However, the other effort was directed towards contacts at the international and Arab levels to participate in the American pressures that led to Hamdok’s return to his home. After the impact, Blinken made a phone call to him to welcome his release, stressing in a statement that Washington was “concerned” about the detainees and was seeking to “ensure their safety, and release them all.” And he expressed his “deep concern over the continued seizure of power by the army,” reiterating his call to the military forces to “exercise restraint and avoid violence in responding to the demonstrators.” He stressed “the United States’ support for a civilian-led transition to democracy in Sudan, and for a return to the principles of the transitional framework, as stipulated in the 2019 Constitutional Declaration and the Juba Peace Agreement of 2020,” noting “the increasing international voices condemning the military (takeover) on judgment.”

Blinken reflected this American trend in a call he made with his Saudi counterpart, Prince Faisal bin Farhan bin Abdulaziz. US State Department spokesman Ned Price said in a statement that the call focused on this situation and its “impact on the stability of Sudan and the region”, reiterating support for the aspirations of the Sudanese people for democracy, and stressing the need for the immediate return of the transitional government, led by civilians in Sudan. He added: “The two parties condemned the military takeover of power, and discussed the importance of all parties’ commitment to the framework stipulated in the Constitutional Declaration and the Juba Peace Agreement, and that failure to do so would jeopardize international support for Sudan.”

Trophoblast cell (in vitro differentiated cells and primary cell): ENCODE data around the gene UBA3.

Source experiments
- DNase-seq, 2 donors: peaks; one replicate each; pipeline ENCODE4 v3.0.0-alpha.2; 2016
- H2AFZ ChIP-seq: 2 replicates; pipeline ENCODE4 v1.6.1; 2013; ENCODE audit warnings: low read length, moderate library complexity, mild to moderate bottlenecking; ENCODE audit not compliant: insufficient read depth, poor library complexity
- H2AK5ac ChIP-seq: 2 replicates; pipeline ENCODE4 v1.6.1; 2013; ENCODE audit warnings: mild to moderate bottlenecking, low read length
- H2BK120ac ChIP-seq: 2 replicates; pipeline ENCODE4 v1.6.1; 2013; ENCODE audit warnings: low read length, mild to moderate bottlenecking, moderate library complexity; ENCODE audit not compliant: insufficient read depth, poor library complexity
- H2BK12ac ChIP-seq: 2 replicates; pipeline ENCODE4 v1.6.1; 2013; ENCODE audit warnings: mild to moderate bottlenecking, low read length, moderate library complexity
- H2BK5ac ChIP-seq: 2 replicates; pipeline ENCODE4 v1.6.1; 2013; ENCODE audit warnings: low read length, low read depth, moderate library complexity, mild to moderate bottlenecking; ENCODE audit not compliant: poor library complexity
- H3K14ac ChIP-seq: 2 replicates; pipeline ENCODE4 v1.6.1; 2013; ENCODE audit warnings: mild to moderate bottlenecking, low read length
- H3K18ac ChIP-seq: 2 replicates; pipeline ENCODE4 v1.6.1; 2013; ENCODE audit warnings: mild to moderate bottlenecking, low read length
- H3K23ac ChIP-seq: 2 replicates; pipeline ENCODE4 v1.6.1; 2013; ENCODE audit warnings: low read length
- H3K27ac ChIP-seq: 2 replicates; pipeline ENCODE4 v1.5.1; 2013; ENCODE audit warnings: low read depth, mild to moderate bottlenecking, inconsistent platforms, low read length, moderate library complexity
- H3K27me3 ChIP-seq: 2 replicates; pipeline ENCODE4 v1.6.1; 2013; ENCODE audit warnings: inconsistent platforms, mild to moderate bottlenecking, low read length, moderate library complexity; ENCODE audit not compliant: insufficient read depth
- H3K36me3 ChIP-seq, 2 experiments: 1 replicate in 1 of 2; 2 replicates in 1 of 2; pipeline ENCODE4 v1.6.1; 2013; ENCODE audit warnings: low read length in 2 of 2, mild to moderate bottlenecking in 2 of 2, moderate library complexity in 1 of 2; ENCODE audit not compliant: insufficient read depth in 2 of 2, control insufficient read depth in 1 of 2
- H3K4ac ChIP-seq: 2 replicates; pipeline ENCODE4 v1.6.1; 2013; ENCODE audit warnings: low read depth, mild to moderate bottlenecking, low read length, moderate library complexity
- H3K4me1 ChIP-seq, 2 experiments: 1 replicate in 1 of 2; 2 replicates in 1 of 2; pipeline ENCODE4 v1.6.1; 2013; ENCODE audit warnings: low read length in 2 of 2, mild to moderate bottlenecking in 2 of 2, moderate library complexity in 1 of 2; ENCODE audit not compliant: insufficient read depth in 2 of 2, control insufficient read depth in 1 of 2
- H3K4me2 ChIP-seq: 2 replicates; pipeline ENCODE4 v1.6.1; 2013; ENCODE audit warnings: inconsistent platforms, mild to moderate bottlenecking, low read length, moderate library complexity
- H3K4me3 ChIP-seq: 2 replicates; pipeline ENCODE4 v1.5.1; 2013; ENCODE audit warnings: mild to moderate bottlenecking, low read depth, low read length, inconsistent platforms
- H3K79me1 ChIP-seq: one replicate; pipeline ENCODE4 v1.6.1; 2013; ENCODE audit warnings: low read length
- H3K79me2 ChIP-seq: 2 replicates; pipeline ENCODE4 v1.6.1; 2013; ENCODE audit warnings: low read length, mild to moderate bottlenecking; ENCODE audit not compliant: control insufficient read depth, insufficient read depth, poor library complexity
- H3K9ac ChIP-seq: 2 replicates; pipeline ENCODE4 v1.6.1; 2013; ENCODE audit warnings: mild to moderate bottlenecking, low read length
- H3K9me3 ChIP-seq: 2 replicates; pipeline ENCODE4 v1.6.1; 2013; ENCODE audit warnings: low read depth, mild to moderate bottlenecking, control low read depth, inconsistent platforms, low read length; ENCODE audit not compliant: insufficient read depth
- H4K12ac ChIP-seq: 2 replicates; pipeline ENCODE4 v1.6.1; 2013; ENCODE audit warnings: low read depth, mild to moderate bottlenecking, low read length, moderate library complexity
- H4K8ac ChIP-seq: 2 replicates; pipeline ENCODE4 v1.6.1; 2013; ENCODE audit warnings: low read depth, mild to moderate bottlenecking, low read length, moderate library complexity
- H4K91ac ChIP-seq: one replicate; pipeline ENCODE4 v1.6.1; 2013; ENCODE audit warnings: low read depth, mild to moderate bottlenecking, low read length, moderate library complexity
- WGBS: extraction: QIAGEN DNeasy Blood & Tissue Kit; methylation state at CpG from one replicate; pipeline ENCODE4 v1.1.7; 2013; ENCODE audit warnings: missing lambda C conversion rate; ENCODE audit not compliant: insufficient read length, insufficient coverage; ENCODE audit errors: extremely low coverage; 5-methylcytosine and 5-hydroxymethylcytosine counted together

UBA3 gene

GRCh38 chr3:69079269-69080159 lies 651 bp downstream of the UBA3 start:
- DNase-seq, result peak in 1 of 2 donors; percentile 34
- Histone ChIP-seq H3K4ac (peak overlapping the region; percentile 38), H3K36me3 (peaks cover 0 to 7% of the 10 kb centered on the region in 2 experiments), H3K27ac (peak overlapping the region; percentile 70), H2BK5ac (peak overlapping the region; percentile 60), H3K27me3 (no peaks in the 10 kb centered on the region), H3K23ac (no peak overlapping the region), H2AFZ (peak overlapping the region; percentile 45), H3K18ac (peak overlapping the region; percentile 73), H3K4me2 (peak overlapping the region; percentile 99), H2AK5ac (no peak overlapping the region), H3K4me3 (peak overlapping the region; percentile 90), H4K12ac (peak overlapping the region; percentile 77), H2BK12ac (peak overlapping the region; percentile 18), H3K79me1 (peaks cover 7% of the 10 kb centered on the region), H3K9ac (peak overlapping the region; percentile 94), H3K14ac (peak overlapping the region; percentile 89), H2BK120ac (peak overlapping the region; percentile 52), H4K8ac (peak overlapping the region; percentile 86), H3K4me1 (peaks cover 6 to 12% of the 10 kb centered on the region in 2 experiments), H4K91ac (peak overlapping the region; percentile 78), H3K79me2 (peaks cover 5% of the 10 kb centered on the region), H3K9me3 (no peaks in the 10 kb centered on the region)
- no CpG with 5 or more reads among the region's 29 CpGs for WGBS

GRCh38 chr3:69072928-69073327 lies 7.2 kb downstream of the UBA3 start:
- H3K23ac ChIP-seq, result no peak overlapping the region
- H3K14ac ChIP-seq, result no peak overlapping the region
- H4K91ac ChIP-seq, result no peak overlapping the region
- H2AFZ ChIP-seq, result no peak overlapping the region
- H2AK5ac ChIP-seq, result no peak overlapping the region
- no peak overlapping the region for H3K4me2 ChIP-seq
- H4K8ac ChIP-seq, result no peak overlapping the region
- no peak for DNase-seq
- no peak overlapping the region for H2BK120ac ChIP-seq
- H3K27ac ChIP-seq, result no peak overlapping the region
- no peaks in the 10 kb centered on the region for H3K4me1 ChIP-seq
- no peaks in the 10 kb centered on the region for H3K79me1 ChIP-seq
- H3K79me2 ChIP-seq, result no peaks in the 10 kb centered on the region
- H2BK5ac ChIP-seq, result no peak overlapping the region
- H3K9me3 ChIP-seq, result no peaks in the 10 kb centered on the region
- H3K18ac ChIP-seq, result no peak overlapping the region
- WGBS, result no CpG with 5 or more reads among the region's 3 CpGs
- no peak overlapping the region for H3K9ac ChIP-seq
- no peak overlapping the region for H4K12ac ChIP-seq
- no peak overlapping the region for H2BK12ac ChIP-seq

Troika and the African Union

The American move included a joint statement issued by the “troika” countries concerned with the Sudan file, namely the United States, Britain and Norway, condemning what happened, and calling for the immediate release of the detainees and the return of civilian rule. However, the most prominent American move came through the Security Council, which held an emergency consultation session, the day before yesterday. (Tuesday), at the request of six countries, namely the United States, Britain, France, Ireland, Norway and Estonia, with the support of the three African countries in the Council, Kenya, Niger and Tunisia, during which he heard a briefing from the United Nations Special Envoy Volker Perthes. The members of the Council were unable to agree immediately on a draft statement condemning the military takeover of power, and calling for the release of Hamdok and other detainees in the army, leading to the restoration of rule to the transitional government, in preparation for holding elections that will result in the formation of a government that is agreed upon and has legitimate authority.

Diplomats attributed this failure to objections from Russia, which “rejects foreign interference in Sudan’s internal affairs,” and also refuses to call what happened in Sudan a military coup. But they pointed out the absence of the majority of permanent delegates who were on a trip to the Security Council to Africa, including the American delegate, Linda Thomas Greenfield, the French, Nicolas de Riviere, and others.